Friday, December 31, 2010
Friday, December 24, 2010
Thursday, December 23, 2010
Wednesday, December 15, 2010
Adapted from Smitten Kitchen, who adapted it from Orangette, who adapted it from Casa Moro
Yield: 4 servings
1 medium butternut squash (about 2 to 2 1/2 pounds), peeled, seeded, and cut into 1 1/2-inch pieces
1 medium garlic clove, minced or pressed
1/2 teaspoons ground nutmeg
2 tablespoons olive oil
One 15-ounce can chickpeas, drained and rinsed (1 1/2 cups)
1/4 of a medium red onion, finely chopped
1/4 cup coarsely chopped fresh cilantro or parsley
For tahini dressing:
1 medium garlic clove, finely minced with a pinch of salt
1/4 cup lemon juice
3 tablespoons well-stirred tahini
4 tablespoons water
2 tablespoons olive oil, plus more to taste
1. Preheat the oven to 425°F.
2. In a large bowl, combine the butternut squash, garlic, allspice, olive oil, and a few pinches of salt. Toss the squash pieces until evenly coated. Roast them on a baking sheet for 25 minutes, or until soft. Remove from the oven and cool.
3. Meanwhile, make the tahini dressing: In a small bowl, whisk together the garlic and lemon juice. Add the tahini, and whisk to blend. Add the water and olive oil, whisk well, and taste for seasoning. The sauce should have plenty of nutty tahini flavor, but also a little kick of lemon. You will probably need to add more water to thin it out.
4. To assemble the salad, combine the squash, chickpeas, onion, and cilantro or parsley in a mixing bowl. Either add the tahini dressing to taste, and toss carefully, or you could serve the salad with the dressing on the side. Serve immediately.
Tuesday, December 7, 2010
I found this particular chocolate crinkle cookie recipe in a 2008 National Public Radio article on making the perfect chocolate crinkle cookie by utilizing science. The cookies are rolled in plain sugar first, and then the confections' sugar so that the cookie does not soak up to much sugar and more stays on the surface. (Creating that dreamy snow covered appearance). The corn syrup and oil work to prevent crystallization and grease the flour proteins in order to produce a soft gooey chocolate center.
Makes 3 to 5 dozen, depending on size
- 1 3/4 cup plus 2 tablespoons (8.2 oz/232 g) spooned and leveled bleached all-purpose flour
1 1/2 teaspoons (7 g) baking powder
½ teaspoon (3 g) salt
8 ounces (227 g) semisweet chocolate, finely chopped
2 3/4 cups (19.3 oz/547 g) sugar, divided
1/3 cup (79 ml) canola oil
2 tablespoons (30 ml) light corn syrup
2 large eggs (3.5 oz/99 g)
1 large egg yolk (0.65 oz/18 g)
1 teaspoon (10 ml) pure vanilla extract
1 tablespoon peppermint extract
1 cup (4 oz/120 g) confectioner'' sugar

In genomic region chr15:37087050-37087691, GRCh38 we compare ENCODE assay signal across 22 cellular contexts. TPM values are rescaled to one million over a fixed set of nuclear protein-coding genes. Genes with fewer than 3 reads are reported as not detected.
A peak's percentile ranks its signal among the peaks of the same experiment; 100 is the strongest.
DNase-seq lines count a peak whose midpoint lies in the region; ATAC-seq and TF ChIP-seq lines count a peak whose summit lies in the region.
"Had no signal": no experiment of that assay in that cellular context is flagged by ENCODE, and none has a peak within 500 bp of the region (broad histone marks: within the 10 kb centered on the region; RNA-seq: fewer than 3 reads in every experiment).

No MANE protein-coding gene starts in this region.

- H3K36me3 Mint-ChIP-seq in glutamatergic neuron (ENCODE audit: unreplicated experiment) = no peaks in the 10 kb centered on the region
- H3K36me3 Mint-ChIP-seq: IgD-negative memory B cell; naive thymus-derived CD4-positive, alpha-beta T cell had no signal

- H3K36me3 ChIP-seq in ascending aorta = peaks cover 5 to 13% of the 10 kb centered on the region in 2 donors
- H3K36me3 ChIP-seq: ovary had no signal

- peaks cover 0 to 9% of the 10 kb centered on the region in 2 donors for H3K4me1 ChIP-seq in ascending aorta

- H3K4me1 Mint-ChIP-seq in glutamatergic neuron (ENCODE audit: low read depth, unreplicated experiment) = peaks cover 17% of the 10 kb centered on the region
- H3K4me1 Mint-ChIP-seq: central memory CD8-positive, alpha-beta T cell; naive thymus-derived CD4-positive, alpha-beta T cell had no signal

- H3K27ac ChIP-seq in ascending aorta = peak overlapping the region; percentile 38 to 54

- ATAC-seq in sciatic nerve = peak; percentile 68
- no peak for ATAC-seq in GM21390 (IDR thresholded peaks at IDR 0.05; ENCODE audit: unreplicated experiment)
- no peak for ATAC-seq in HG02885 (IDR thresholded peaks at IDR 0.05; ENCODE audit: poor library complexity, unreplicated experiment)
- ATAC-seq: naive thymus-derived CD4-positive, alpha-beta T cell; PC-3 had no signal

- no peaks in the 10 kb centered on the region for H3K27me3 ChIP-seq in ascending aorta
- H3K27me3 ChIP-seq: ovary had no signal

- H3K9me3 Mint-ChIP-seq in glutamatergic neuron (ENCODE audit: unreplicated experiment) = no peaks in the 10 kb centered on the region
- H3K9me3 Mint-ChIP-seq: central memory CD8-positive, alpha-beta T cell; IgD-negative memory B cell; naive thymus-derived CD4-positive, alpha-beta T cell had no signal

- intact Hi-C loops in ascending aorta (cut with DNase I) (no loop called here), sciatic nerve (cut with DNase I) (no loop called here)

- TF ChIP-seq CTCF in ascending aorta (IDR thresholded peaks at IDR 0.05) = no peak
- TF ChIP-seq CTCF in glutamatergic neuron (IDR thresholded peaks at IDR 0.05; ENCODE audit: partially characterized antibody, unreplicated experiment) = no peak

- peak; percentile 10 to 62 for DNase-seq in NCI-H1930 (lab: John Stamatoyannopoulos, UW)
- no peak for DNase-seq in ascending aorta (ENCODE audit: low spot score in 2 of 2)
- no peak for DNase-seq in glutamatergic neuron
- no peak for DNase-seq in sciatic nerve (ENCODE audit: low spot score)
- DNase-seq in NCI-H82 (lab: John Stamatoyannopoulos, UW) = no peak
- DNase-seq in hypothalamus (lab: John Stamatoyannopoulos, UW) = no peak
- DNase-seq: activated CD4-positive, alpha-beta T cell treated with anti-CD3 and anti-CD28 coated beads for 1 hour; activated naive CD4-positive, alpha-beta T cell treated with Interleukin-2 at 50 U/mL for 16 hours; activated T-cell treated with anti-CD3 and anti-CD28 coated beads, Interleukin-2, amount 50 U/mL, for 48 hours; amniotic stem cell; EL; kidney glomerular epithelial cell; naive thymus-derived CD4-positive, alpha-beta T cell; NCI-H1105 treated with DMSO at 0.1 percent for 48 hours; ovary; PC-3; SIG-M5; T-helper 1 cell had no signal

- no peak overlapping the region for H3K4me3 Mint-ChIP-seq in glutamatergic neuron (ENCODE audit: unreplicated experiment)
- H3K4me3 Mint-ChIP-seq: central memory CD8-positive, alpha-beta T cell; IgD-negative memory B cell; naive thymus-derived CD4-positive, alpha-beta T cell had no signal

1. In a medium bowl, beat together well the flour, baking powder, and salt, and set aside.
2. Melt the chocolate in the microwave on 50 percent power for 1 minute, stir, and microwave for 15 seconds more and stir.
3. In a large bowl beat together 2 1/2 cups (17.5 oz/496 g) of the sugar, the oil, and corn syrup to blend. Beat in the eggs, egg yolk and vanilla. Then slowly beat in the melted chocolate. Add the flour mixture and beat in slowly
4. Wrap the dough in plastic and refrigerate for several hours or overnight.
5. Preheat the oven to 325 degrees F/163 degrees C. Line a baking sheet with parchment paper.
6. Take out about one-quarter of the dough at a time to shape. Roll the dough into 1 1/2 to 2-inch (3.8 to 5 cm) balls. Pour the remaining 1/4 cup (1.8 oz/51 g) granulated sugar into one bowl and the confectioners' sugar in another bowl. Roll each cookie dough ball lightly in granulated sugar first, then very heavily in confectioners' sugar. (By rolling in plain sugar first, the confectioners' sugar does not soak in so much and stays on the surface better.)
7. Arrange cookies 2 inches (5 cm) apart on the foil. For crisp cookies, bake 12 to 14 minutes. Allow the cookies to cool for 2 minutes, then remove to a rack to cool completely.
Monday, December 6, 2010
I like to categorize these little cranberries morsels as a "dessert appetizer". They are one of my favorite things to do with cranberries and they are so beautiful to have on a table. I made them for Thanksgiving this year and just to have around during the holidays last year. Yes, they do use an a lot of sugar, but it is a cranberry dish and cranberries need sugar. Plus think of all of the antioxidants, they must counter some of the sugar out ;)
Sparkling Cranberries adapted from 101 Cookbooks
2 cups cranberries, picked over
2 cups water
2 cups sugar
More sugar for coating
1. Place the cranberries in a medium glass bowl and set aside.
2. Make a simple syrup by bringing the water and sugar just to a simmer in a medium saucepan. Let the syrup cool for a couple minutes and then pour it over the cranberries. If the syrup is too hot the cranberries will burst, so be careful. Cover and refrigerate overnight.
3. The next day, drain the cranberries and toss them with larger grained sugar until they are well coated. I only use a scoop of sugar at a time, and small batches of cranberries, so the sugar doesn't get too damp. Place the coated cranberries on a baking sheet to dry for a few hours.
4. Do a second toss with the regular granulated sugar, this typically takes care of any sticky spots on the cranberries. Let dry another hour.
Makes 2 cups of sparkling cranberries.